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http://dx.doi.org/10.1177/01945998211042006DOI Listing
August 2021

Development of the National Otolaryngology Interest Group: Conception to Implementation.

Otolaryngol Head Neck Surg 2021 Aug 3:1945998211033237. Epub 2021 Aug 3.

Boston University School of Medicine, Boston, Massachusetts, USA.

Otolaryngology is a small and highly sought-after surgical subspecialty with sparse residency positions, making it competitive to match into. Allopathic (MD) students without home otolaryngology residency programs, osteopathic (DO) medical students, and underrepresented minorities have historically faced additional challenges in matching into otolaryngology. These specific populations generally experience limited opportunities in establishing mentors, engaging in scholarly activity, and gaining early exposure to clinical settings. Even though the American Osteopathic Association and the Accreditation Council for Graduate Medical Education merger was in part established to create equity among applicants, there remains a substantial disparity among the match rates of medical students of various educational and cultural backgrounds. The National Otolaryngology Interest Group is a student-led interest group created to provide all medical students, especially those facing barriers, with the resources needed to best prepare for matching into an otolaryngology residency program and ultimately a career in otolaryngology.
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http://dx.doi.org/10.1177/01945998211033237DOI Listing
August 2021

Vestibular Schwannomas. Reply.

N Engl J Med 2021 07;385(4):381-382

Mayo Clinic, Rochester, MN

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http://dx.doi.org/10.1056/NEJMc2108279DOI Listing
July 2021

Lifetime Cost and Quality-Adjusted Life-Years Across Management Options for Small- and Medium-Sized Sporadic Vestibular Schwannoma.

Otol Neurotol 2021 Oct;42(9):e1369-e1375

Department of Otolaryngology-Head and Neck Surgery.

Objective: Despite the growing emphasis on healthcare costs, limited data address this aspect of care within the vestibular schwannoma (VS) literature. We sought to determine which strategy confers the lowest lifetime cost and greatest quality-adjusted life-years (QALYs) for patients with small- to medium-sized sporadic VS tumors.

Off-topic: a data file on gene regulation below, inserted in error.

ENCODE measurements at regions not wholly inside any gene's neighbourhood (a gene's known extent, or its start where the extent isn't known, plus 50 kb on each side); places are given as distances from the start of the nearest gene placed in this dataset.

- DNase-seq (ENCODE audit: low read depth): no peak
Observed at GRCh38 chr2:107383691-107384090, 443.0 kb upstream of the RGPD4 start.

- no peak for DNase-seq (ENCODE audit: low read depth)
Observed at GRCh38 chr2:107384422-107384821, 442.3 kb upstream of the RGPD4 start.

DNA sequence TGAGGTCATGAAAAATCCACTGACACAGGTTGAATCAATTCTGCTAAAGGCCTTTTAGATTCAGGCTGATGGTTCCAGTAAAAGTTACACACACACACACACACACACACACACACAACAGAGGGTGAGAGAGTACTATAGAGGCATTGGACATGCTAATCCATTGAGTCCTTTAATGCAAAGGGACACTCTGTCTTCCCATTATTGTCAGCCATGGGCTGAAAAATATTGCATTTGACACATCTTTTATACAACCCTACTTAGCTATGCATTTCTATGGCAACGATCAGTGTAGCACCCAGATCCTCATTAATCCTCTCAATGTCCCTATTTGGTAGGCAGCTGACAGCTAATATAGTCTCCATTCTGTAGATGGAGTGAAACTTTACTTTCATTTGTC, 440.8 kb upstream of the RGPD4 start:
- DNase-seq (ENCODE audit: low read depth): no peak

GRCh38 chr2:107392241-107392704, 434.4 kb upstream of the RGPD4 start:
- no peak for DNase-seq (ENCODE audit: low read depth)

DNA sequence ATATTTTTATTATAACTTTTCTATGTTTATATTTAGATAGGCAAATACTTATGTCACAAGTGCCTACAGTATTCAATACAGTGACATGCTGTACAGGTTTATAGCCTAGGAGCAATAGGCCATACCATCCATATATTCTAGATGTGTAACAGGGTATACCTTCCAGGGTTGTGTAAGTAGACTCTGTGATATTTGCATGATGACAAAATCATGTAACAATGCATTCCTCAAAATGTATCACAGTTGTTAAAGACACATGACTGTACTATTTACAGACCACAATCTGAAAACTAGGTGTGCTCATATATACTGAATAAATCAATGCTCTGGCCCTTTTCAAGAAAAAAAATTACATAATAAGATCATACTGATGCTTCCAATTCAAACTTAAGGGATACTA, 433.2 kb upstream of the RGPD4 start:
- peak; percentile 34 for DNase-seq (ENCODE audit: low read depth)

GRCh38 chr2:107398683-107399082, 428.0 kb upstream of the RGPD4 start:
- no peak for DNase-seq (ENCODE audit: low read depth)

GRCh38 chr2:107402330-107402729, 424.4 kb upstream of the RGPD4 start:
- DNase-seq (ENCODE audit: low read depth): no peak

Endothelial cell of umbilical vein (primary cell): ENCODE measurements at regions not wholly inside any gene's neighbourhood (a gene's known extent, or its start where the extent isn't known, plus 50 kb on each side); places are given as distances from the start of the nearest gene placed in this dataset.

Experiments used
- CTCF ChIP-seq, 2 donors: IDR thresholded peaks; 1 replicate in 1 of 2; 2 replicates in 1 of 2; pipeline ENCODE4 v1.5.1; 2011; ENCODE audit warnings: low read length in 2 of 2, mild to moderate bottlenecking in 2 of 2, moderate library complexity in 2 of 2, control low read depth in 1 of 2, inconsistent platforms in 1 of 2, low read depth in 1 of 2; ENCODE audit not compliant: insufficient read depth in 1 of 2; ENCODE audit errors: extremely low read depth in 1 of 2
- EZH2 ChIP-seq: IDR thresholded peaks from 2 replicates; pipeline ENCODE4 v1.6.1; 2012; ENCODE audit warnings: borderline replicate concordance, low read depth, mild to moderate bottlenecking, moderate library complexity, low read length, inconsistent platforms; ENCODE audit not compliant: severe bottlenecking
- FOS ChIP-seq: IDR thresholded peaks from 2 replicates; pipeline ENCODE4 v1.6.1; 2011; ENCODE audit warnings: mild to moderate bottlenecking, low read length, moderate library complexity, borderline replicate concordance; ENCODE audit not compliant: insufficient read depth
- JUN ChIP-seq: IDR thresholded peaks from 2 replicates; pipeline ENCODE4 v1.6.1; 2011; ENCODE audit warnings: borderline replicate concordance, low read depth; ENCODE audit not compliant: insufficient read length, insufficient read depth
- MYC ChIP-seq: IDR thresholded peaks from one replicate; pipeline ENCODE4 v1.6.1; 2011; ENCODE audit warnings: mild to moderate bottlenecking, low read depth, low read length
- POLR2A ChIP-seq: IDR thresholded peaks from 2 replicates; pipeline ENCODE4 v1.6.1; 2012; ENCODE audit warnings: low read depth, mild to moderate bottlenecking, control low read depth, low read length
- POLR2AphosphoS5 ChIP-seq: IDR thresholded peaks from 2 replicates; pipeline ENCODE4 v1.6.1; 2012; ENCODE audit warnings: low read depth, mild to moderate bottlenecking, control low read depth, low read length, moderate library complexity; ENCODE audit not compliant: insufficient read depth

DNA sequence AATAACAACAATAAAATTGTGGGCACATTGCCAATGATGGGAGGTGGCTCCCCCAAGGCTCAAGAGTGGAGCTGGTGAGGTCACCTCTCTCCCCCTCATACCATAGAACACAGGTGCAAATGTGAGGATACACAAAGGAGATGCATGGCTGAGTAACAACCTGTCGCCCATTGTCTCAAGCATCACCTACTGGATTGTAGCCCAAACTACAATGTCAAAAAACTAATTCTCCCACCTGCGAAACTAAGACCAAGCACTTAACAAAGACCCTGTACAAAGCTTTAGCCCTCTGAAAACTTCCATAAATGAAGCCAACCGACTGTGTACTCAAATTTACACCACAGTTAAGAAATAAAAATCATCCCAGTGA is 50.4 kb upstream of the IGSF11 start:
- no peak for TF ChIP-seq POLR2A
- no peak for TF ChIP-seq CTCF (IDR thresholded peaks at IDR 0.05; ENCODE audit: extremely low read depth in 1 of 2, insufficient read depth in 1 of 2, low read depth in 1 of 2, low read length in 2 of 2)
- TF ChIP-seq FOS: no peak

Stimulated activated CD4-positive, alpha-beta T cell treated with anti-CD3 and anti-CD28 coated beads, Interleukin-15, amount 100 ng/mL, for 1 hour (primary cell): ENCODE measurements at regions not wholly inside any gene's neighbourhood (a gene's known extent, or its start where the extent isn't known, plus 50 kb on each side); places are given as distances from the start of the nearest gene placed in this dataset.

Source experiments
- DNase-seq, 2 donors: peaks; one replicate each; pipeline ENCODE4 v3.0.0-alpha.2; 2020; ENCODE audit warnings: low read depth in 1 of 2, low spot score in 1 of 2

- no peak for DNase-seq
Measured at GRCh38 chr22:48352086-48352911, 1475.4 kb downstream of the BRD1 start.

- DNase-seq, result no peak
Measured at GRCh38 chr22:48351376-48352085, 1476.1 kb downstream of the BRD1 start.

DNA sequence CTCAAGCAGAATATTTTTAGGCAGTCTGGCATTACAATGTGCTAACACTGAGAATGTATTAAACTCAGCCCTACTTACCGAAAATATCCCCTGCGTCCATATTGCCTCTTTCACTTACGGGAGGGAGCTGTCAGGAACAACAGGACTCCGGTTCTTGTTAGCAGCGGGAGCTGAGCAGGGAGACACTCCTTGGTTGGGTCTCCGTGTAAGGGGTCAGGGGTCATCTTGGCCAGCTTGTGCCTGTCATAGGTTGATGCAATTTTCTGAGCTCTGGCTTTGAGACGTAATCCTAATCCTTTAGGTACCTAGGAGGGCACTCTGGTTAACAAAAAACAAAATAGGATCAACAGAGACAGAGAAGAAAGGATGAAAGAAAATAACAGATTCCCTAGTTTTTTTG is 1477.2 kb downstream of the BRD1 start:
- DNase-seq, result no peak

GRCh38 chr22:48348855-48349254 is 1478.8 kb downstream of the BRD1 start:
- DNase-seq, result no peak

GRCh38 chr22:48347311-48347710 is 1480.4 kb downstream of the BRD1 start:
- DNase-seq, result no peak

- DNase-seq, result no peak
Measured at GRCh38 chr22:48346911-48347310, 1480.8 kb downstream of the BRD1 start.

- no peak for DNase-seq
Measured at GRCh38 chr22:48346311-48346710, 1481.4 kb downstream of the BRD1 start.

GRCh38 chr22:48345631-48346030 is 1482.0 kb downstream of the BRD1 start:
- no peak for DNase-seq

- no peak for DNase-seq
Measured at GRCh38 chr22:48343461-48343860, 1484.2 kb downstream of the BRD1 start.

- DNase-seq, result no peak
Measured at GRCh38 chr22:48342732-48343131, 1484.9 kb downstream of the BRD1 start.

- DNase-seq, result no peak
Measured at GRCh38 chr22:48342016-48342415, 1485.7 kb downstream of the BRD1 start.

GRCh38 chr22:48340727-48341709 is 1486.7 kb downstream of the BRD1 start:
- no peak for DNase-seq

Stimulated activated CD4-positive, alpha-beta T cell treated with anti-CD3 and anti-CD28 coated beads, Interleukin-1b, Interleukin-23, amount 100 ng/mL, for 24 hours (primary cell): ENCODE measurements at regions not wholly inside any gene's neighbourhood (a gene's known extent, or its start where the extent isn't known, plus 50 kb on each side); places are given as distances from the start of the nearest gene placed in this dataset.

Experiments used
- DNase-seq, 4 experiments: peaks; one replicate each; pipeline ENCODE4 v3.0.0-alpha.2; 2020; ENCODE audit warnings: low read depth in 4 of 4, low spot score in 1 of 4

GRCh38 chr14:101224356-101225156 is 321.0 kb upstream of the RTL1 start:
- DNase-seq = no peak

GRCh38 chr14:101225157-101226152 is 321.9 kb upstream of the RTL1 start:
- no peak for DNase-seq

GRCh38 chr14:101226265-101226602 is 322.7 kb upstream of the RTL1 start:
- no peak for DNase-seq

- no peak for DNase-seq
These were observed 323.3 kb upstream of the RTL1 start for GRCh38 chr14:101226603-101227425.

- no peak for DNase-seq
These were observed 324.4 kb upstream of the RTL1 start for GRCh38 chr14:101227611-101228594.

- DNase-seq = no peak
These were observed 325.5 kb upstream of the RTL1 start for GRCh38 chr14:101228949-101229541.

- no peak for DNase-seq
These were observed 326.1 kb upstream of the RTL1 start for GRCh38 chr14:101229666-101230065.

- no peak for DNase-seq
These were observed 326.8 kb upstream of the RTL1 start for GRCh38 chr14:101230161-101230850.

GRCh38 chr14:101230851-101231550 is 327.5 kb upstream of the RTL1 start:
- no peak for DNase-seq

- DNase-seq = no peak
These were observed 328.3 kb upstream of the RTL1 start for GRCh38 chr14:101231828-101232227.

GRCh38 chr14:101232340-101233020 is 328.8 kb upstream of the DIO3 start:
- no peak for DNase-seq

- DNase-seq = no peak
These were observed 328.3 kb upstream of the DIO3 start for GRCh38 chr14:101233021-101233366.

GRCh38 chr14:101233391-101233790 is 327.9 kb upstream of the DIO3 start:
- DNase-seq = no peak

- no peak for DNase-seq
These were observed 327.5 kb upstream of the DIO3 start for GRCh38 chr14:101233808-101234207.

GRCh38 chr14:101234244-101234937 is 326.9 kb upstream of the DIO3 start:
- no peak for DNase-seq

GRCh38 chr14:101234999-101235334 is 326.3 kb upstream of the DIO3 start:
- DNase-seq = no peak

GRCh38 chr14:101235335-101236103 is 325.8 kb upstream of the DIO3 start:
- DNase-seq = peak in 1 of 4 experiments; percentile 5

Study Design: A Markov model was created to determine the most cost-effective management algorithm. Tumor characteristics, magnetic resonance imaging surveillance schedule, treatment outcomes, and health-related quality of life values were derived from previously published data. Cost estimates were based on CMS Fee Schedule reimbursement rates.

Setting: Economic Evaluation Service within the Kern Center for the Science of Healthcare Delivery.

Patients: Patients diagnosed with small- to medium-sized sporadic VS.

Interventions: Upfront microsurgery following diagnosis, upfront radiosurgery following diagnosis, observation with microsurgery reserved for observed tumor growth, and observation with radiosurgery reserved for observed tumor growth.

Results: Across patient ages at time of diagnosis ranging from 18 to 70 years, observation with subsequent radiosurgery used for tumor growth was the most cost-effective management algorithm while upfront microsurgery was the least. When presented with a hypothetical 50-year-old patient, the strategy with the lowest lifetime cost and highest QALYs was observation with subsequent radiosurgery reserved for tumor growth ($32,161, 14.11 QALY), followed by observation with microsurgery reserved for tumor growth ($34,503, 13.94 QALY), upfront radiosurgery ($43,456, 14.02 QALY), and lastly, upfront microsurgery ($47,252, 13.60 QALY). Sensitivity analyses varying mortality rates, estimated costs, health-related quality of life, and progression to nonserviceable hearing demonstrated consistent ranking among treatments.